Darkly Devotions

Lyric prose meditations that play with elements from evangelical Christianity, Buddhism, yoga, reiki, Tarot and “weird voodoo shit.”

~by Cindy Clem



Opening Exercise:

Salvage or buy a spare computer keyboard. This will be your means of communicating with one of the following (your choice):

your future self or lives
your past self or lives
yourself in an alternate universe

Every day, type something into the keyboard and press “enter.” You could ask a question (“Why does art make me anxious?” or “Where was I 2000 years ago?” or “Where am I now, really?”). You could type a prediction (“Today I will find a quarter” or “I will meet someone from my future yesterday.”). You could type a command (“Remember!”) or even an affirmation (“I am and have always been a confident woman who stops eating when she is full.”). Type whatever you would like to say to yourself in any of your lifetimes or universes, even if you don’t believe in other lifetimes or universes. Watch and wait.

Today’s Passages:

“That which has been is what will be, that which is done is what will be done, and there is nothing new under the sun. Is there anything of which it may be said, ‘See, this is new’? It has already been in ancient times before us. There is no remembrance of former things, nor will there be any remembrance of things that are to come by those who will come after.” ~Ecclesiastes 1:9-11

“It all had to do with time. ‘Time can be overcome,’ Mircea Eliade wrote. […] It has to do with the loss of amnesia; when forgetfulness if lost, true memory spreads out backward and forward, into the past and into the future, and also, oddly, into alternate universes; it is orthogonal as well as linear.” ~Philip K. Dick

A Memory Story:

It feels like only yesterday when someone told me I was a nun. I have no memory of being a nun, but as teenager I watched Agnes of God and a movie about cruel nuns who shaved a novice’s head so hard it bled. I read Mists of Avalon. I wished I could train with the Aes Sedai in the White Tower. I wanted a monk friend. I wanted a boyfriend, too, but didn’t get one, and several times over the years I thought to myself, “I might as well be a nun.”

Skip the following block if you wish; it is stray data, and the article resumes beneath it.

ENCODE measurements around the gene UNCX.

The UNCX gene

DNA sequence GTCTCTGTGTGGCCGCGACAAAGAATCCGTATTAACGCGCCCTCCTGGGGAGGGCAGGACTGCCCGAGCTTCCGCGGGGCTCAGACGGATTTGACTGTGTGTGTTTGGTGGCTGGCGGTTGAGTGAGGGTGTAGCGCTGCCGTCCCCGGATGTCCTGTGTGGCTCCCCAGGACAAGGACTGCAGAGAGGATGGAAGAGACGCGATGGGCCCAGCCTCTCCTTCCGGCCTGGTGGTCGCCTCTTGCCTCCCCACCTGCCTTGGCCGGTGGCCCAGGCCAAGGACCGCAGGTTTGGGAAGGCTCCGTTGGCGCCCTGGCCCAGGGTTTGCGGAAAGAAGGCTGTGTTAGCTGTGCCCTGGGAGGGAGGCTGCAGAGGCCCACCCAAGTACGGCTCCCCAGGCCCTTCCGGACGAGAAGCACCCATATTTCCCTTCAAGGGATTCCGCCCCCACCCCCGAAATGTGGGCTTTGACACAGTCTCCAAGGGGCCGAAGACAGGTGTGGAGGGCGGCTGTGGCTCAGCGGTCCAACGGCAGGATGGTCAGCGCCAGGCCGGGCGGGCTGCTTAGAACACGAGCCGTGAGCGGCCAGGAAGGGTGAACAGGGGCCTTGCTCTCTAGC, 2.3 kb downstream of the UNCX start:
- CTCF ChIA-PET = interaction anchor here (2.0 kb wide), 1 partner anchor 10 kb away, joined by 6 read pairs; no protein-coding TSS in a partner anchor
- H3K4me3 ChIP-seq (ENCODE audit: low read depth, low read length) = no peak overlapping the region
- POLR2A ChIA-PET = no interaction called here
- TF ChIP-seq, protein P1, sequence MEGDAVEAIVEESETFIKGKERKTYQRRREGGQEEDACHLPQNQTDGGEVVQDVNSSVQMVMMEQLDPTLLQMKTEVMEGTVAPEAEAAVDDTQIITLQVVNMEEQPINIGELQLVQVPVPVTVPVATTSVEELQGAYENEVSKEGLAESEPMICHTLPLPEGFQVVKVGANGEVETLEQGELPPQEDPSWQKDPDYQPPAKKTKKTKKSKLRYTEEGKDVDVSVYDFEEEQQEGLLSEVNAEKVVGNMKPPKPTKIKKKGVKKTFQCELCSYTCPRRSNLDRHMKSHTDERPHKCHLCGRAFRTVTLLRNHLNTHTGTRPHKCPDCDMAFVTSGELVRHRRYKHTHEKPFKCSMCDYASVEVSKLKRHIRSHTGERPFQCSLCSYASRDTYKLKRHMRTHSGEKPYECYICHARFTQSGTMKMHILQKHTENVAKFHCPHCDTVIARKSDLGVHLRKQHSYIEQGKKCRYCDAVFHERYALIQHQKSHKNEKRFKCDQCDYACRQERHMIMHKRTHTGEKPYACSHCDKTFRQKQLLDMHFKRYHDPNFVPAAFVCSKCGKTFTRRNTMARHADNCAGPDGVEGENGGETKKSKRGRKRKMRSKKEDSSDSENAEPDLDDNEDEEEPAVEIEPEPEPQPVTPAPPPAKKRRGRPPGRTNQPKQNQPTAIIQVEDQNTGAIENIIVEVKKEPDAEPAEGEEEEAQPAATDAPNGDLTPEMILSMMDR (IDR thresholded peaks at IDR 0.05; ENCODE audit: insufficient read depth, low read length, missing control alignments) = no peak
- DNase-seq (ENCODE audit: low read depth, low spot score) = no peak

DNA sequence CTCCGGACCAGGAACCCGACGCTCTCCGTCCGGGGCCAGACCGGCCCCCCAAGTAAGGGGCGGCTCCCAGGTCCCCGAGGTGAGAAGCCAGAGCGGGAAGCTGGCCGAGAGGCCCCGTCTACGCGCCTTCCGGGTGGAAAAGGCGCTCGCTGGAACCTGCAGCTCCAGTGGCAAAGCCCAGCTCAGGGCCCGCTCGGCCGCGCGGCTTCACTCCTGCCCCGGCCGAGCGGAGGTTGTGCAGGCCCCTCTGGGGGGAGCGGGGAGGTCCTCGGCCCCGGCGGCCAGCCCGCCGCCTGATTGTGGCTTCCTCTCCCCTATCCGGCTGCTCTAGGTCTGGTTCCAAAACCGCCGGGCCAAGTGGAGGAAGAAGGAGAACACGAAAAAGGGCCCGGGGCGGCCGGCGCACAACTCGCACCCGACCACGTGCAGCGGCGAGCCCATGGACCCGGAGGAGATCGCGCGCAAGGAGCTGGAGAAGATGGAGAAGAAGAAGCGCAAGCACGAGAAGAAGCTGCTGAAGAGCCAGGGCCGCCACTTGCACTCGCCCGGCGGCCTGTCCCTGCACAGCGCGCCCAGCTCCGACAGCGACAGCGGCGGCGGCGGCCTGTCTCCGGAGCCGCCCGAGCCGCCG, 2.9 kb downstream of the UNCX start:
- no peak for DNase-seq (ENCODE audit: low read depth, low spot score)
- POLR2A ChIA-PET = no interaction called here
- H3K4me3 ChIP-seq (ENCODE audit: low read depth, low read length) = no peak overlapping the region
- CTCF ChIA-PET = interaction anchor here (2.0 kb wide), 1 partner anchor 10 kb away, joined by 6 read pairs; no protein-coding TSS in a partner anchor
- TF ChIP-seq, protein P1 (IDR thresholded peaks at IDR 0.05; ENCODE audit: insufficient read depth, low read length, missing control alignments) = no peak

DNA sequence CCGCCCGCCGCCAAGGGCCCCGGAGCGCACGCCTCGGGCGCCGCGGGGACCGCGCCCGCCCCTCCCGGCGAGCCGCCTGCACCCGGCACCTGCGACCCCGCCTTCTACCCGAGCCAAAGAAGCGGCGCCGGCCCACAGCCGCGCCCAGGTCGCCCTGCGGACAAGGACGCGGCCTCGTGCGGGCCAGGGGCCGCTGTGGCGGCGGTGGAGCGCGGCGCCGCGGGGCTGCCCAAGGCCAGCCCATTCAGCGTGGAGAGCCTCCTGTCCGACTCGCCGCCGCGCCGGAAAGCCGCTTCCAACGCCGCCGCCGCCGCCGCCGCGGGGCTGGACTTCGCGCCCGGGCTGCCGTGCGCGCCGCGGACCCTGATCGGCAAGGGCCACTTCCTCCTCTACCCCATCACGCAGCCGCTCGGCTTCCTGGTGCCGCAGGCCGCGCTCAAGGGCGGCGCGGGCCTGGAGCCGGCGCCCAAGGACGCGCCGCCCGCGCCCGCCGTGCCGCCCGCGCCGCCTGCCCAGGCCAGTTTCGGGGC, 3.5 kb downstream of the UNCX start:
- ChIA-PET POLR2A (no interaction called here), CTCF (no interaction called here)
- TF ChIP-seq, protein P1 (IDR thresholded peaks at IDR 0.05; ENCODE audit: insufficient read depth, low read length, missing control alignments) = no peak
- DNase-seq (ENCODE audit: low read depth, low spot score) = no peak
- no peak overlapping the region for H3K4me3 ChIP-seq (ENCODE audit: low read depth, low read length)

It has to do with that which has been, being. I am told I beat myself. I am told I ran from God, and I remember, listening, an image of myself sprinting away from the hand in the sky moving toward me. I lie in bed at night and see that I have done these things: beat, run. I have made myself bleed, picking at the skin around my fingers.

Time can be overcome, wrote Mircea Eliade, a man I cannot remember meeting. I will go to the nun. I will remove her wimple and stroke her hair. I will tell her she is not new. I will tell her to let herself be caught. Remember, I say, you who will come after.

Exercises to Spark Anamnesis[1]:

  1. Hold your eyelids open all night.
  2. Watch Battlestar Galactica.
  3. Watch Lost.
  4. Get hypnotized by a past life regression therapist.
  5. Read Philip K. Dick’s Exegesis. Pretend that you wrote it.


[1] Anamnesis: recovery of lost knowledge from past incarnations; “In Dick’s more Gnostic understanding, it also implies the recollection of the soul’s origins beyond the fallen or occluded world.” (Glossary of PKD’s The Exegesis, eds: Pamela Jackson & Jonathan Lethem). In other words, all of your lives become present tense. It may be felt as revelation or insanity.



Cindy Clem received her MFA in poetry in 2005 and has been writing non-fiction ever since. Her poems and essays have appeared (magically!) in Mid-American Review, The Normal School, Prairie Schooner, Memoir (and), Superstition Review, The Interrobang, Spittoon, and Michigan Quarterly Review (forthcoming).